Chiarelli: Canucks' comments 'inappropriate'

570288.jpg

Chiarelli: Canucks' comments 'inappropriate'

BOSTON -- Bruins general manager Peter Chiarelli said that he'll speak to Alain Vigneault at some point, regarding his latest comments, in which the Vancouver Canucks coach said that Brad Marchand "plays to hurt players" and that "someday, he's going to get it."

But on Monday at the TD Garden, Chiarelli defended his player in front of the media, calling Vigneault and Vancouver defensemen Keith Ballard's comments "distasteful" and inappropriate.

"I just feel the need to respond," said Chiarelli. "Whether it's from coaches, GMs, or players, I don't like to hear that kind of stuff. Certainly, I think there's a lobbying element to it. I feel the league does a real good job in these hearings. And I don't think it's necessary to have that out there.

"I like the league to take care of these things. I don't think you have to plead them out in public. But when they talk about our players, I feel the need to respond . . . We try to take the high road on responding to stuff, but when it comes at us like that, we have to respond. That's our position."

Marchand was hit with a game misconduct for "clipping" on Saturday after he took a defensive approach to being hit by Vancouver's Sami Salo, and ducked down at the last minute, sending Salo over the top of him.

Salo left the game with an upper-body injury.

Because of the hit, Marchand had a hearing with the league on Monday. But prior to the hearing, Chiarelli defended Marchand, and told the media that he doesn't want his pesky forward to change his game.

"It's about protecting yourself," said Chiarelli. "That's what this is all about.

"We're a physical team, and we're going to be under the microscope for being that. But our players are generally clean. Every team has players that do dirty things. A dirty thing isn't an illegal thing, it just happens. That's why penalties are in place. That's why supplemental discipline's in place.

"But Marchand was protecting himself, and we're going to tell our players to protect themselves."

Chiarelli pointed out that Keith Ballard is notorious for hip checks, and asked what the difference was between his signature hits and the one Marchand put on Salo on Saturday.

"With respect to some of the comments made from Ballard, regarding what's a hip check and what's clipping, and all that stuff, I mean, I think that's naive too," said Chairelli.

"What makes a difference if you have the puck or if you don't, on a hip check? What's the difference? To say that there's a distinction, there's not. It's like a reverse check. And Ballard, he's notorious for that stuff, with or without the puck."

Chiarelli said he didn't know what to expect from Monday's hearing, but he does know that there's no need for the other side calling out Marchand before that hearing.

"I look at the hit, I certainly don't think it was clipping," said Chiarelli. "He hit him in the rear, if you look at it closely. But if they think it is clipping and they hand something down, fine, we'll accept it. Again, I think they do a good job. There's a lot of discussion amongst their group when they hand out these things.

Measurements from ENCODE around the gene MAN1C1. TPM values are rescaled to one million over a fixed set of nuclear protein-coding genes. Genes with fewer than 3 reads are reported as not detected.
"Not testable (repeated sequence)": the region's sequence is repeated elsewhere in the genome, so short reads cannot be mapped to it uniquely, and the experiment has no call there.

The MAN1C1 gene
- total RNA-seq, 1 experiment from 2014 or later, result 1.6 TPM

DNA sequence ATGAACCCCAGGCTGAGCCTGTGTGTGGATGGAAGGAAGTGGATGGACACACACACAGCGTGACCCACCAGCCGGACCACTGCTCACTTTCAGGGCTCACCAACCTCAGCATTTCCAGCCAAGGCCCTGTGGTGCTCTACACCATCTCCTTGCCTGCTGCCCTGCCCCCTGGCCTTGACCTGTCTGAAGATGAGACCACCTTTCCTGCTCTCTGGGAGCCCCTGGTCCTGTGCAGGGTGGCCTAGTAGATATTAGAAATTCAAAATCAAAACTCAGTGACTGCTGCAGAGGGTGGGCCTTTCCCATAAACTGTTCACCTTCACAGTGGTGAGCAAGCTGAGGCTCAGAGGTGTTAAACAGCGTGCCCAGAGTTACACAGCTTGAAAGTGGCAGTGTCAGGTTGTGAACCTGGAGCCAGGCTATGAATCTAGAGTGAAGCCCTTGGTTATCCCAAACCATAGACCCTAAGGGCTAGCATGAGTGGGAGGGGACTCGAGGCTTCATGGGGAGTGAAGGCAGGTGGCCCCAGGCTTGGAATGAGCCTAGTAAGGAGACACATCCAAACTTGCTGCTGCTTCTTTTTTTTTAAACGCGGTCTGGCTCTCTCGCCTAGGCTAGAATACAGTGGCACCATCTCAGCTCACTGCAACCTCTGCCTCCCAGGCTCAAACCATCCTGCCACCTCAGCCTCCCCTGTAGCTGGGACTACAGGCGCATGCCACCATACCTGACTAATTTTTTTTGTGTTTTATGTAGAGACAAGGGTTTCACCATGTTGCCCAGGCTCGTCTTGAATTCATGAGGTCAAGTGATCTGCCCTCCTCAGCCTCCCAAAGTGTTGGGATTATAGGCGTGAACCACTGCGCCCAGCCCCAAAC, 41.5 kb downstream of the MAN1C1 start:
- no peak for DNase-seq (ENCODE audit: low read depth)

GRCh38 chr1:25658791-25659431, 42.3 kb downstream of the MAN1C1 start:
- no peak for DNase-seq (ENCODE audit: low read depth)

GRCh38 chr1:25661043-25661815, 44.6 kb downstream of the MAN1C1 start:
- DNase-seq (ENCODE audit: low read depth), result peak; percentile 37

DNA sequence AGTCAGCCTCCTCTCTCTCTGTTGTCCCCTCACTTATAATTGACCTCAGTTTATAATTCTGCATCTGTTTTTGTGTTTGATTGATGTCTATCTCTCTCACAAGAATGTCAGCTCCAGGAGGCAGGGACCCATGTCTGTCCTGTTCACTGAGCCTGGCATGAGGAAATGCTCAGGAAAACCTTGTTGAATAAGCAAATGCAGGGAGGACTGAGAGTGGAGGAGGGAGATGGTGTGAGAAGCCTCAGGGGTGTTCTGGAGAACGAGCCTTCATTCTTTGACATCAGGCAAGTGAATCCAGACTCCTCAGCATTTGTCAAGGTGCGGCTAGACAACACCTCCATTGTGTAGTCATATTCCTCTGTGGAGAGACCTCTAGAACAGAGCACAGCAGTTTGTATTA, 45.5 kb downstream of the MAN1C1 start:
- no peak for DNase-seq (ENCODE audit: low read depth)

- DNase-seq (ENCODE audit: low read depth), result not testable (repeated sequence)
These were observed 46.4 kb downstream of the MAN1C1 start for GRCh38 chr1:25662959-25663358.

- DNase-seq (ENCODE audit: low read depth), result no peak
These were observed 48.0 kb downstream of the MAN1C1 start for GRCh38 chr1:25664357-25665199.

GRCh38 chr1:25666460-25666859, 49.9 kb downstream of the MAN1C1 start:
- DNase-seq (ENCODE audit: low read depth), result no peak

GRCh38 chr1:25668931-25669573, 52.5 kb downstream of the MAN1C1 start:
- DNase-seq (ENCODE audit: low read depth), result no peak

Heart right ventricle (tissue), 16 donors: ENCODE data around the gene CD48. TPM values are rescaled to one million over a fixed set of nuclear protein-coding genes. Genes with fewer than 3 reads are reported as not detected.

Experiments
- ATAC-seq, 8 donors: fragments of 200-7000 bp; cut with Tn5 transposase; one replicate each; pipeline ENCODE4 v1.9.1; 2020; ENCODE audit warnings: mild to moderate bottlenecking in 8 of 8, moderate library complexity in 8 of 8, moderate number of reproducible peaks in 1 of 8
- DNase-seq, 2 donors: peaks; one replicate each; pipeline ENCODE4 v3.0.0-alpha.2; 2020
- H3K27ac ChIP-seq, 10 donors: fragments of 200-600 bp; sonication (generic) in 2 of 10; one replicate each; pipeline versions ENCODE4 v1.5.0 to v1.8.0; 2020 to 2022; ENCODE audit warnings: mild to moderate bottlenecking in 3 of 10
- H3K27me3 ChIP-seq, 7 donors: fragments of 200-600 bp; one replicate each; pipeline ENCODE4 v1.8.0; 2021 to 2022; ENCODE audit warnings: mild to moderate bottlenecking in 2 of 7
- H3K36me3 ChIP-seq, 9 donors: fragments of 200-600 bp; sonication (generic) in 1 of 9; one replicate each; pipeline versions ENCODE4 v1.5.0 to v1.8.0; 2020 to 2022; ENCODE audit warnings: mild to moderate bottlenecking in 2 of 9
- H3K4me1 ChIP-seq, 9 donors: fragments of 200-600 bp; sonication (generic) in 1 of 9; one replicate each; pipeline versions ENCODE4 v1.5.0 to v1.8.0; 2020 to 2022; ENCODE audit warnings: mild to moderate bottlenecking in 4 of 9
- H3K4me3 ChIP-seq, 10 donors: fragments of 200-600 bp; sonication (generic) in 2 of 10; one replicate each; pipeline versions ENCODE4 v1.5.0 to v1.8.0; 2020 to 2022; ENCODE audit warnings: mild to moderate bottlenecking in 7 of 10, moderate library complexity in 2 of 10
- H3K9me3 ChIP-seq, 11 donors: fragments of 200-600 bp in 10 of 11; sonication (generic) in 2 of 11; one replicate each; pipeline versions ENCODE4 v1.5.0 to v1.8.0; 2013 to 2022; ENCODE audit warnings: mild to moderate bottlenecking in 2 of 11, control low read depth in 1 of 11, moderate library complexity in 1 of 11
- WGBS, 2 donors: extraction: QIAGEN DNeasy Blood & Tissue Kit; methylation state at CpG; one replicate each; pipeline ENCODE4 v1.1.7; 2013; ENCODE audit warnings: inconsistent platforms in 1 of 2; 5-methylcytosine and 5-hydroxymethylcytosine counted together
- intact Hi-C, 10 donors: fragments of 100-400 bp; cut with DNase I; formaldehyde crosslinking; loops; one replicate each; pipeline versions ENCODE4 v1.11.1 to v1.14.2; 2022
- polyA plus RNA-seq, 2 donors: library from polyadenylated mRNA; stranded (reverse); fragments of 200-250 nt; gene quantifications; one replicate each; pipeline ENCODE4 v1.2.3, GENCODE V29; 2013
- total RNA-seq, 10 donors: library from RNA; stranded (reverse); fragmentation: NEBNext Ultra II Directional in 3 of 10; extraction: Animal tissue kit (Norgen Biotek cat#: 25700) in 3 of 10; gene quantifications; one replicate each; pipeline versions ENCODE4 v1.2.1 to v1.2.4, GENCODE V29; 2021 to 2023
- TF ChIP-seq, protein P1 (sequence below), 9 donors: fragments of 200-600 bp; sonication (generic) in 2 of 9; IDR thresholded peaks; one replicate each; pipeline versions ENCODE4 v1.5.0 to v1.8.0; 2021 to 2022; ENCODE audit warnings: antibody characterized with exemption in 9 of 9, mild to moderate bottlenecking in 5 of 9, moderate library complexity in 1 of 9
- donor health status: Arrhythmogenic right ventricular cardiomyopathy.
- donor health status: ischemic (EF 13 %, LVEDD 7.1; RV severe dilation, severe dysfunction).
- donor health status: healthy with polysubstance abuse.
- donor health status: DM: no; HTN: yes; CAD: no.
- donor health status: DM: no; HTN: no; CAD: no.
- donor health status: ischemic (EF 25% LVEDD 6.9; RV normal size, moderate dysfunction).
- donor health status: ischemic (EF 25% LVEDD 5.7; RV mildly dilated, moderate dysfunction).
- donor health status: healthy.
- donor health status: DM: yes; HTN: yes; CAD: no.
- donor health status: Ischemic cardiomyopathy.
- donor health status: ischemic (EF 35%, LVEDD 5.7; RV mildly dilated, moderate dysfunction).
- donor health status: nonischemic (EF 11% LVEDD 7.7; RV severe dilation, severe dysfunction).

"But the lobbying, I call it propaganda that comes out yesterday, in advance of the hearing, I think it's distasteful."

The most distasteful comments he heard was from Vancouver's coach, about Marchand going to "get it."

"I think we've learned our lesson over time, that, that's a real inappropriate comment," said Chiarelli. "That's a real inappropriate comment. And it's an unprofessional comment.

"There's a carryover effect from the playoffs. It's a big game, it's a hyped-up game. There's a lot of probably pent-up emotion that was behind Vigneault's comment. Having said all that, they shouldn't say stuff like that."

Monday, May 30: Sullivan reminisces about coaching Thornton

cp-morning-skate.jpg

Monday, May 30: Sullivan reminisces about coaching Thornton

Here are all the links from around the hockey world, and what I’m reading while honoring and remembering those that paid the ultimate sacrifice to protect our freed on this Memorial Day.

*Here’s a hockey column from Mark Madden, which kind of proves his dopiness when it comes to pucks. He writes about Pittsburgh’s excellent shutdown pair of Ian Cole and Justin Schultz, who have averaged a whopping 15 and 13 minutes of ice time respectively in these playoffs. Yeah, that’s not a shutdown pair. That’s called a bottom pairing.

*PHT writer Joey Alfieri with another chapter in hockey’s version of the Never-ending Story: John Scott wants to make his own World Cup team with Phil Kessel.

*Mike Sullivan reminisces about coaching Joe Thornton, and playing for the San Jose Sharks, as his Penguins ready to take on San Jose in the Stanley Cup Final.

*In the interest of self-promotion, here’s me wondering what the heck the Bruins are doing on Sports Sunday last night on CSN.

*Apparently Alex Semin is going to stay in the KHL for this coming season. I don’t think anybody is too heartbroken around the NHL about this given the way things ended for him.

*Buffalo’s Mike Harrington says that Sidney Crosby returns to the Stanley Cup Final with a new kind of hunger

*FOH (Friend of Haggs) Mike Zeisberger goes 1-on-1 with Joe Thornton, who says that the cat likes his Hillbilly Jim playoff beard.

*For something completely different: I haven’t yet read this Joe Posnanski piece on the play Hamilton and his daughter, but I’ll include it because everybody says that it’s great.